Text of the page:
Not if you move further back to get the same field of view that it gave on a film body.
Field of view(=angle of view) doesn't change when you move. Moving back could give almost the same composition but field of view would still be narrower than with 35mm camera. Really important to understand these terms...
12-05-2008, 08:02 AM   #156
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QuoteOriginally posted by Marc Sabatella Quote
Please look at the sample pictures posted earlier in this thread by Sean Nelson and tell me if you can ascertain any difference whatsoever between the shots taken with different focal lengths.
There's definitely some more of "we're talking about different things" in your response. But regarding the above, I'm glad you engaged me with that... It's using two items in close physical proximity to each other when compared to the camera's distance to it. Of course the perspective hasn't visibly changed. The ratio of the door nob distance to the camera is near the same as that from the lamp. I agree with what you are saying about two different lenses with very different focal lengths rendering the same point containing object in close proximity to one another the same. (I'm not sure it it was you who I'd said that earlier that I agreed with pages back when I provided a link to the dpreview page doing the same as the cited example). I return to "we're talking about different things". I have the perfect page that provides a sequence of images that describe what I'm saying. (Can't find it now. edit: found it, it's below) And yes in retrospect, I guess I'm including one moving physically to keep the primary subject the same size, and how that affects the whole FOV, to explain why a 50mm isn't really a 75mm when used on a 1.5x cropped sensor... on our digital, it just provides the same "window" onto the subject you are shooting as a 75mm on the focus point would on film, but not the same perspective on the whole depth of field in relation to the primary subject's size as a 75mm would give you on film. A 75mm on film's "object lines" would not converge as fast going off into the distance, as does the object's sizes & perspective lines that a 50mm on digital's image gives you. Hope I wasn't too confusing there.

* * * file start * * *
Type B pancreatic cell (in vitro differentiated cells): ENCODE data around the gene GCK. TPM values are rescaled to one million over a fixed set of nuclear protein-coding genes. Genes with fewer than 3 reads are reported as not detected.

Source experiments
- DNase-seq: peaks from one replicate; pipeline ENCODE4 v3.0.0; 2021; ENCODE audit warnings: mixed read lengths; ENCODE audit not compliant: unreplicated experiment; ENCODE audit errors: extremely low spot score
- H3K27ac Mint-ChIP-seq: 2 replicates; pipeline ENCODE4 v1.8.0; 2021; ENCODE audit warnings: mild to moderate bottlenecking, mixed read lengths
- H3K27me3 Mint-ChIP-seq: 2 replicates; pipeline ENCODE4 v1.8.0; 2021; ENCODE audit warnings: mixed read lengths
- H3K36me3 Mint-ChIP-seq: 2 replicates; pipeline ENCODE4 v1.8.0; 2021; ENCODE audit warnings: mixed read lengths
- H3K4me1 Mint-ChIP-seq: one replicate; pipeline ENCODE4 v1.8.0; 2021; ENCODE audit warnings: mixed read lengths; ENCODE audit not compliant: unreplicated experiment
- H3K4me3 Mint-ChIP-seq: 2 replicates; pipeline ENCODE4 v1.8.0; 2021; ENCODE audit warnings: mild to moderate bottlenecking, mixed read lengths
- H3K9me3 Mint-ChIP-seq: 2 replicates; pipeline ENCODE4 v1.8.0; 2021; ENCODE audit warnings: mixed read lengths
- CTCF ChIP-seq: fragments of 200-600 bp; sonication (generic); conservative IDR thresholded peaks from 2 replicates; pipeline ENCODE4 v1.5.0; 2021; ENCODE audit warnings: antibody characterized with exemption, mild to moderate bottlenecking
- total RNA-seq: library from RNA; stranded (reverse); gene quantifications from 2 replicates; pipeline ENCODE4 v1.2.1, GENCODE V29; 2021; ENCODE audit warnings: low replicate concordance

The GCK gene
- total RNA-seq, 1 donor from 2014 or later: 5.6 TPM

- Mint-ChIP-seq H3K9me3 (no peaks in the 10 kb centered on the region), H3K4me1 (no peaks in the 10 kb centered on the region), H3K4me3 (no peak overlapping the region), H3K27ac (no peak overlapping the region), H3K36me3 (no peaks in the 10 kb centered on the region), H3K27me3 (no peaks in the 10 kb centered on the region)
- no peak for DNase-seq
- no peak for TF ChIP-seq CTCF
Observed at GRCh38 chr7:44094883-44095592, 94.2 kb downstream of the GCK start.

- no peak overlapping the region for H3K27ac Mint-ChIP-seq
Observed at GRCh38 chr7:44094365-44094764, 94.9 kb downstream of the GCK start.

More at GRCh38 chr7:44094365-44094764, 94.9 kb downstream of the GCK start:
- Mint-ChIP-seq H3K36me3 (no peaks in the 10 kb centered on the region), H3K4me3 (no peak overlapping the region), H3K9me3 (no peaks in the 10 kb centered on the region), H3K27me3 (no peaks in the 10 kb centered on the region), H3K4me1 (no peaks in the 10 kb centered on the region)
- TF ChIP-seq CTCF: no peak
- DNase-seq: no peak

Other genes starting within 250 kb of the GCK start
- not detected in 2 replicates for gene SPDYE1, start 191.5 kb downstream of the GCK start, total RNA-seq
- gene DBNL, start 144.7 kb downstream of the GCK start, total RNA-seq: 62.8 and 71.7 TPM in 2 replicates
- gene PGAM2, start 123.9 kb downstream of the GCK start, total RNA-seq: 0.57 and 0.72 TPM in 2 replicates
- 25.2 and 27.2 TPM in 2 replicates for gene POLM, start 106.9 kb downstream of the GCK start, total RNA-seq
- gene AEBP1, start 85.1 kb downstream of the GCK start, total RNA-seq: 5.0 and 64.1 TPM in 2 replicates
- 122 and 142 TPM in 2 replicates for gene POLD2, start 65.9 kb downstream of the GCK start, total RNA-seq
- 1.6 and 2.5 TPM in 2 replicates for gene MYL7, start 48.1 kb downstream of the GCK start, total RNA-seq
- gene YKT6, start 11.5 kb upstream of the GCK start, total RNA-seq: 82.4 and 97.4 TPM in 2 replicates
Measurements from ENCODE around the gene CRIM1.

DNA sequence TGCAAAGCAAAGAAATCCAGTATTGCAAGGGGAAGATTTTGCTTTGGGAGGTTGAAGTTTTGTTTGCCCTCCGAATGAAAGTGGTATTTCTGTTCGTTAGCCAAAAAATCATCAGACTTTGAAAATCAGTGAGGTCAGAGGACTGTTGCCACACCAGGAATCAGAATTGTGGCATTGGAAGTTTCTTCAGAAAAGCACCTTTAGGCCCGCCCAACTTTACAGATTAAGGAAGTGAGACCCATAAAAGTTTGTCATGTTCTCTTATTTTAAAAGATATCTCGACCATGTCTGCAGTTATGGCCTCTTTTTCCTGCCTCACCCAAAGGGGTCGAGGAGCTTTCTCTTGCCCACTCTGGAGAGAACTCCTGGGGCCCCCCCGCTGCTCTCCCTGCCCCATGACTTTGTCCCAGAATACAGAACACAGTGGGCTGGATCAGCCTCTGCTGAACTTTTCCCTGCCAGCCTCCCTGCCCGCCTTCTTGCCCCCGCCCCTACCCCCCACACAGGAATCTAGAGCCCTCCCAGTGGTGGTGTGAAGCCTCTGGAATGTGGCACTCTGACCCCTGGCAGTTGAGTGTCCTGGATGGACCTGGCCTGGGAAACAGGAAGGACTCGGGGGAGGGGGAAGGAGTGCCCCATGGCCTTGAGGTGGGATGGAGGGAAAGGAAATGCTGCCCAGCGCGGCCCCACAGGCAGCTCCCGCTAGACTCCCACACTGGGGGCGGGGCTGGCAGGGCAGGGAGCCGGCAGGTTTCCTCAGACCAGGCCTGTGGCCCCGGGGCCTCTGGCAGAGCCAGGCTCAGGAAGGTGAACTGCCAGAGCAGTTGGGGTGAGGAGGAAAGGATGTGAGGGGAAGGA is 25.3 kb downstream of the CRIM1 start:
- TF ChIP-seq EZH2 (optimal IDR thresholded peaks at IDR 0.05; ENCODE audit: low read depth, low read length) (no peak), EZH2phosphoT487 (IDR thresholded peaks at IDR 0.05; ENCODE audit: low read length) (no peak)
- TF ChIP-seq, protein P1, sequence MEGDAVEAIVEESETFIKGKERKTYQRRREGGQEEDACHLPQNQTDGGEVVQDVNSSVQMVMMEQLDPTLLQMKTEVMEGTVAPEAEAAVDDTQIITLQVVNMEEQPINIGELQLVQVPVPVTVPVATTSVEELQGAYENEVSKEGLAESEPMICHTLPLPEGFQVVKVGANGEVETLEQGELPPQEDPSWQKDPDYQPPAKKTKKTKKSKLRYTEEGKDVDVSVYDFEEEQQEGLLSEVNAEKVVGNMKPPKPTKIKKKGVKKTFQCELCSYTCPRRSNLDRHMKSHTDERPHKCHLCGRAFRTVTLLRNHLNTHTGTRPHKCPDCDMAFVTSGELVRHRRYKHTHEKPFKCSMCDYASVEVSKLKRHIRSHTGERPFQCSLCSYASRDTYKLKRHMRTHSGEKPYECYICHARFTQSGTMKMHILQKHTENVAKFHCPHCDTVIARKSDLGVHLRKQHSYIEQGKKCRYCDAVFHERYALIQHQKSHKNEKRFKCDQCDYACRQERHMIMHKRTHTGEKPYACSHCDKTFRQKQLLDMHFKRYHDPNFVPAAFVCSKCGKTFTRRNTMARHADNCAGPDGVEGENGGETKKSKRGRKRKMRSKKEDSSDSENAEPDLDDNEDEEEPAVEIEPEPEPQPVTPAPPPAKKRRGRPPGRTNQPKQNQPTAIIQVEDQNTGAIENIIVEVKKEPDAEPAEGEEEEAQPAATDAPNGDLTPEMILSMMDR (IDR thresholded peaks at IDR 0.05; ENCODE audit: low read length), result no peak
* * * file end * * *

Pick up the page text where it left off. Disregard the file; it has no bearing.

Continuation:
re-edit: Perfect! I found the link. Now will you please look at this link, and look how the images with different focal length lenses affects the size of the foreground doggie finger puppet & background spire? (Yes, the article is about how DOF is not affected by focal length. But it does such a great job at also showing the difference in perspective [yes, that is perspective] that different focal lengths provide... leading to that there -is- a "normal" lens. Just repeating myself; not debating anything you'd said in that regard)
-> [ http://www.luminous-landscape.com/tutorials/dof2.shtml ] <-
End. That's my point.

re-re-re-re-etc-edit. And after partaking in about 10 of these threads over my time here, if I ever feel the urge to enter into another one of these threads, I'm going to both start & end with that point, and link!